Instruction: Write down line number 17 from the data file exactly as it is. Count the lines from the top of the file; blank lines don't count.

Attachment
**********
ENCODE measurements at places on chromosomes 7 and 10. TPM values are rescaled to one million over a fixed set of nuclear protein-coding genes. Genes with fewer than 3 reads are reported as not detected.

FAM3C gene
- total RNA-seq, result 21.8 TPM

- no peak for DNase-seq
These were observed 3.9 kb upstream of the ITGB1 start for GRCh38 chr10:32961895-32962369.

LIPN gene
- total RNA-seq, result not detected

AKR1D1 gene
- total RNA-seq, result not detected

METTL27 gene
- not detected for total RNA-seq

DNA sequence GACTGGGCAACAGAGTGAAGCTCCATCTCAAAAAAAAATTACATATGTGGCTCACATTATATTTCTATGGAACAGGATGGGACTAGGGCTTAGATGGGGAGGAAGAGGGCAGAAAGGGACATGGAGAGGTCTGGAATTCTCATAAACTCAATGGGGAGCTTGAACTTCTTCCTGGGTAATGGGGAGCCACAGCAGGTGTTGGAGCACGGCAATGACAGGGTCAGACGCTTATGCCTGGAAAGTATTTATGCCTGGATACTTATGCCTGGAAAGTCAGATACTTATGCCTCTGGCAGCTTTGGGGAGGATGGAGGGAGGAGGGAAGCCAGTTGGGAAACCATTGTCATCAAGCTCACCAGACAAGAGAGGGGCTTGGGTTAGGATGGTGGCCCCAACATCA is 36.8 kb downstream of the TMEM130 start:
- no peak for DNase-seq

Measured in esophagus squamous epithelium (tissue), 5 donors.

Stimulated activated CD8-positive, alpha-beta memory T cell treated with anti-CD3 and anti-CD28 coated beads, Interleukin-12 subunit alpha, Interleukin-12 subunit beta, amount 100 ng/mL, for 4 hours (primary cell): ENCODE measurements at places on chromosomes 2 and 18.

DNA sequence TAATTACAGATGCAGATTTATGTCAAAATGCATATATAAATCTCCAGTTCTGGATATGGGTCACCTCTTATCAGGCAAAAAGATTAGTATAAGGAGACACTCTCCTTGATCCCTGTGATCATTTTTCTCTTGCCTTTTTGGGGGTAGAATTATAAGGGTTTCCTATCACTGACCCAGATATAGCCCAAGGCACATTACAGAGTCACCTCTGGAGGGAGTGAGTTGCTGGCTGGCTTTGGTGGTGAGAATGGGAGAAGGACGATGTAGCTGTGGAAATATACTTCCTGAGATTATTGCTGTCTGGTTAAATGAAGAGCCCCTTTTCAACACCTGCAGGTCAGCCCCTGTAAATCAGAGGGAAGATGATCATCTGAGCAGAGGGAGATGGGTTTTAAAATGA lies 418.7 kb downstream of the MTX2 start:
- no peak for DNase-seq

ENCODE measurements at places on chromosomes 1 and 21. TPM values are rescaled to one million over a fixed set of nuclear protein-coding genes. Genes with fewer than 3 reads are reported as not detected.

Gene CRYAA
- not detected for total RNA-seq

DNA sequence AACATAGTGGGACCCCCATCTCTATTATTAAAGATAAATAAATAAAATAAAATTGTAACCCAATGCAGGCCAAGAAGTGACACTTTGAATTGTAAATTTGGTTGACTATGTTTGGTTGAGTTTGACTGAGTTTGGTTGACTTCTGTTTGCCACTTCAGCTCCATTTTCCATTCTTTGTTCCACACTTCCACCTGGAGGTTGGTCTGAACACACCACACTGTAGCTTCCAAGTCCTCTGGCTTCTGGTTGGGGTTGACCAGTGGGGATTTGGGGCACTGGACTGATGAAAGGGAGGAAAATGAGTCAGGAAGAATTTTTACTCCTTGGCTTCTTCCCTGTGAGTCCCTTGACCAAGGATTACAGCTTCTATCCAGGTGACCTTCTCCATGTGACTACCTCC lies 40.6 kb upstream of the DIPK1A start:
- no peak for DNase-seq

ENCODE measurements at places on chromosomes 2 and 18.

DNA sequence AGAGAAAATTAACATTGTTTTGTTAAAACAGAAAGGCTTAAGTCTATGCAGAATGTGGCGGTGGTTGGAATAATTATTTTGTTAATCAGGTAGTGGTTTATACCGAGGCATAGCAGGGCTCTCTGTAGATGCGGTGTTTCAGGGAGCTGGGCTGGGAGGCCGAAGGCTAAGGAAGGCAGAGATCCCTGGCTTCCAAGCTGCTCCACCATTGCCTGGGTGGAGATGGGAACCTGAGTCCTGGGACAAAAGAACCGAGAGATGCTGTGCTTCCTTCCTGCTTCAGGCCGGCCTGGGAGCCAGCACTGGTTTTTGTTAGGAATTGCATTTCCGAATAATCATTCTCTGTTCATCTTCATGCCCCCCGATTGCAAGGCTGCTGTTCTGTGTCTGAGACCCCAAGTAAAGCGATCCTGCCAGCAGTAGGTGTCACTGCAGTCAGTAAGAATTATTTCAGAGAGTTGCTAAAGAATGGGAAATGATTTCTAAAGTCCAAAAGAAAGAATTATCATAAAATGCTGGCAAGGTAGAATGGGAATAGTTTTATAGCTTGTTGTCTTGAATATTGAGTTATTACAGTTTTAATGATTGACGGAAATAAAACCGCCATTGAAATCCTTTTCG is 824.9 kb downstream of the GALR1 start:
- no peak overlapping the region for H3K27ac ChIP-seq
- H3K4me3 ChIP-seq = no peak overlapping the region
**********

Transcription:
- no peak for DNase-seq